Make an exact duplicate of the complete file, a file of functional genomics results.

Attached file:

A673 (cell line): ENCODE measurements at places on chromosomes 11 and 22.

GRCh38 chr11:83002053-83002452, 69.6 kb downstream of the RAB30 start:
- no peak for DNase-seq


A673 (cell line): ENCODE measurements at places on chromosomes 11 and 22.

GRCh38 chr11:83002053-83002452, 69.6 kb downstream of the RAB30 start:
- no peak for DNase-seq